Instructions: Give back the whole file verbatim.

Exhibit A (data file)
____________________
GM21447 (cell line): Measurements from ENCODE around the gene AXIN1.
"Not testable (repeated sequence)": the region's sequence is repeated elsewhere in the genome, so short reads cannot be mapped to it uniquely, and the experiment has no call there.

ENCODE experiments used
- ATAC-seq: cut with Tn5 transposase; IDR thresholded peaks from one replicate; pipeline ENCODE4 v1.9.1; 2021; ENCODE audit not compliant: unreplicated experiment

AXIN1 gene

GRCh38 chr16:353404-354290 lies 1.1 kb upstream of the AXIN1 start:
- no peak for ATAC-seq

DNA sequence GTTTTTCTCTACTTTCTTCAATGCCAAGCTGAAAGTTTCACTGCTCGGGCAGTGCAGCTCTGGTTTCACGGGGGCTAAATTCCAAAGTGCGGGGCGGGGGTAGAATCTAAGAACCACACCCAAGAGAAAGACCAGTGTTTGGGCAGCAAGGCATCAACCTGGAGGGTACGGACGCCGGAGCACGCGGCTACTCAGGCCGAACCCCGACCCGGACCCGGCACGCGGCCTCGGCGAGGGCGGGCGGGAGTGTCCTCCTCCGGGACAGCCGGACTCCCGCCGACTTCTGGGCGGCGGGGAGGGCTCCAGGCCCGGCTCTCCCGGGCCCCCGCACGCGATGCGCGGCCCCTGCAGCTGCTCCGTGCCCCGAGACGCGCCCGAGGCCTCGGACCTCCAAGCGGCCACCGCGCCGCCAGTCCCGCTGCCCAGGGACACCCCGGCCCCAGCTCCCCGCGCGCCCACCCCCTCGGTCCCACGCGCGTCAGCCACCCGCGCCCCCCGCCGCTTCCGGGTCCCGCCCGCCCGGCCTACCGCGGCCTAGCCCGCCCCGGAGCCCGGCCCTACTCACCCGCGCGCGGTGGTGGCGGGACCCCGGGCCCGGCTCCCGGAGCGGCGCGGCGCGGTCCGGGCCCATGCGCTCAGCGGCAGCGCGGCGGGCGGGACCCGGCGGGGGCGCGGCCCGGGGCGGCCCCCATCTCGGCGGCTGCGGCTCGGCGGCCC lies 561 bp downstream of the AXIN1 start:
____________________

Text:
GM21447 (cell line): Measurements from ENCODE around the gene AXIN1.
"Not testable (repeated sequence)": the region's sequence is repeated elsewhere in the genome, so short reads cannot be mapped to it uniquely, and the experiment has no call there.

ENCODE experiments used
- ATAC-seq: cut with Tn5 transposase; IDR thresholded peaks from one replicate; pipeline ENCODE4 v1.9.1; 2021; ENCODE audit not compliant: unreplicated experiment

AXIN1 gene

GRCh38 chr16:353404-354290 lies 1.1 kb upstream of the AXIN1 start:
- no peak for ATAC-seq

DNA sequence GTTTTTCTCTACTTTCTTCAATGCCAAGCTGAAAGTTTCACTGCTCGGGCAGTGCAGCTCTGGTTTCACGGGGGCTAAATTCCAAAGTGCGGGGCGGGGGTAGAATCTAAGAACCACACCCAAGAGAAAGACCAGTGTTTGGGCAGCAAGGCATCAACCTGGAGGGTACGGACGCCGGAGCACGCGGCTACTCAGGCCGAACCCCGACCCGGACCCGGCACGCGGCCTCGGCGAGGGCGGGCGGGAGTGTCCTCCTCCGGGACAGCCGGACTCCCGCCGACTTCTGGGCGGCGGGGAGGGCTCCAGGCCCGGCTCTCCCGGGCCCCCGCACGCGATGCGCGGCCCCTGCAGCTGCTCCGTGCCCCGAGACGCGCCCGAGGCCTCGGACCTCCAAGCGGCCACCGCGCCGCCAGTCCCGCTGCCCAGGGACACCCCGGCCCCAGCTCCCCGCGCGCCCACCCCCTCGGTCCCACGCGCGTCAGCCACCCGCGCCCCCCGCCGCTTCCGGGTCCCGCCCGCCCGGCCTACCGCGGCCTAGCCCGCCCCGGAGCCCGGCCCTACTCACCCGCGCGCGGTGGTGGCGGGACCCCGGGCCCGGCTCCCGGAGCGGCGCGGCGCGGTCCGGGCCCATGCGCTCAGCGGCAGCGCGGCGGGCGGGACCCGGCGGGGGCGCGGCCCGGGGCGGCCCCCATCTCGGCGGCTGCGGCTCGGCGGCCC lies 561 bp downstream of the AXIN1 start: